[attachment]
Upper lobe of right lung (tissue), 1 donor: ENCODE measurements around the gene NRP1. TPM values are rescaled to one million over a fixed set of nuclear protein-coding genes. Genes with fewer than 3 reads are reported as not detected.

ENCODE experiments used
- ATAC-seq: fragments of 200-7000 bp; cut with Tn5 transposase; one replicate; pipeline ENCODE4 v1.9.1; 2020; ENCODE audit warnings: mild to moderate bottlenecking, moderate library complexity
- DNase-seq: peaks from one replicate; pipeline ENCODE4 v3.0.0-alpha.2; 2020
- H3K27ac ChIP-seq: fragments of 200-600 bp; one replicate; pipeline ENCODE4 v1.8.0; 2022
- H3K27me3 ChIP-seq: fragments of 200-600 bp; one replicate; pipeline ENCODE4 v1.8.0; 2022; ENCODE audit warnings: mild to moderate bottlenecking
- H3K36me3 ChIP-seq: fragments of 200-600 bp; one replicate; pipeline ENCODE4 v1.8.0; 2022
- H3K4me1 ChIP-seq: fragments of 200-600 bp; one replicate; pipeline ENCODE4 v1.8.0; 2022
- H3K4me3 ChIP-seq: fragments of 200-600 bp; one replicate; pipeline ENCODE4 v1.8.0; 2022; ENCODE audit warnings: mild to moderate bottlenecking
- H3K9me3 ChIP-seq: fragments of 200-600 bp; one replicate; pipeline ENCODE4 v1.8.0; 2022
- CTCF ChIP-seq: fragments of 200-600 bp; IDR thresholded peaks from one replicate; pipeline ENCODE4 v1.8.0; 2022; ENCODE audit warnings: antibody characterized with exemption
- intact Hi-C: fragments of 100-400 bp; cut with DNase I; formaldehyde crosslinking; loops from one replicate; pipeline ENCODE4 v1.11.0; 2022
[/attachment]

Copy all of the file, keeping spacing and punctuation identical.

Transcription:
Upper lobe of right lung (tissue), 1 donor: ENCODE measurements around the gene NRP1. TPM values are rescaled to one million over a fixed set of nuclear protein-coding genes. Genes with fewer than 3 reads are reported as not detected.

ENCODE experiments used
- ATAC-seq: fragments of 200-7000 bp; cut with Tn5 transposase; one replicate; pipeline ENCODE4 v1.9.1; 2020; ENCODE audit warnings: mild to moderate bottlenecking, moderate library complexity
- DNase-seq: peaks from one replicate; pipeline ENCODE4 v3.0.0-alpha.2; 2020
- H3K27ac ChIP-seq: fragments of 200-600 bp; one replicate; pipeline ENCODE4 v1.8.0; 2022
- H3K27me3 ChIP-seq: fragments of 200-600 bp; one replicate; pipeline ENCODE4 v1.8.0; 2022; ENCODE audit warnings: mild to moderate bottlenecking
- H3K36me3 ChIP-seq: fragments of 200-600 bp; one replicate; pipeline ENCODE4 v1.8.0; 2022
- H3K4me1 ChIP-seq: fragments of 200-600 bp; one replicate; pipeline ENCODE4 v1.8.0; 2022
- H3K4me3 ChIP-seq: fragments of 200-600 bp; one replicate; pipeline ENCODE4 v1.8.0; 2022; ENCODE audit warnings: mild to moderate bottlenecking
- H3K9me3 ChIP-seq: fragments of 200-600 bp; one replicate; pipeline ENCODE4 v1.8.0; 2022
- CTCF ChIP-seq: fragments of 200-600 bp; IDR thresholded peaks from one replicate; pipeline ENCODE4 v1.8.0; 2022; ENCODE audit warnings: antibody characterized with exemption
- intact Hi-C: fragments of 100-400 bp; cut with DNase I; formaldehyde crosslinking; loops from one replicate; pipeline ENCODE4 v1.11.0; 2022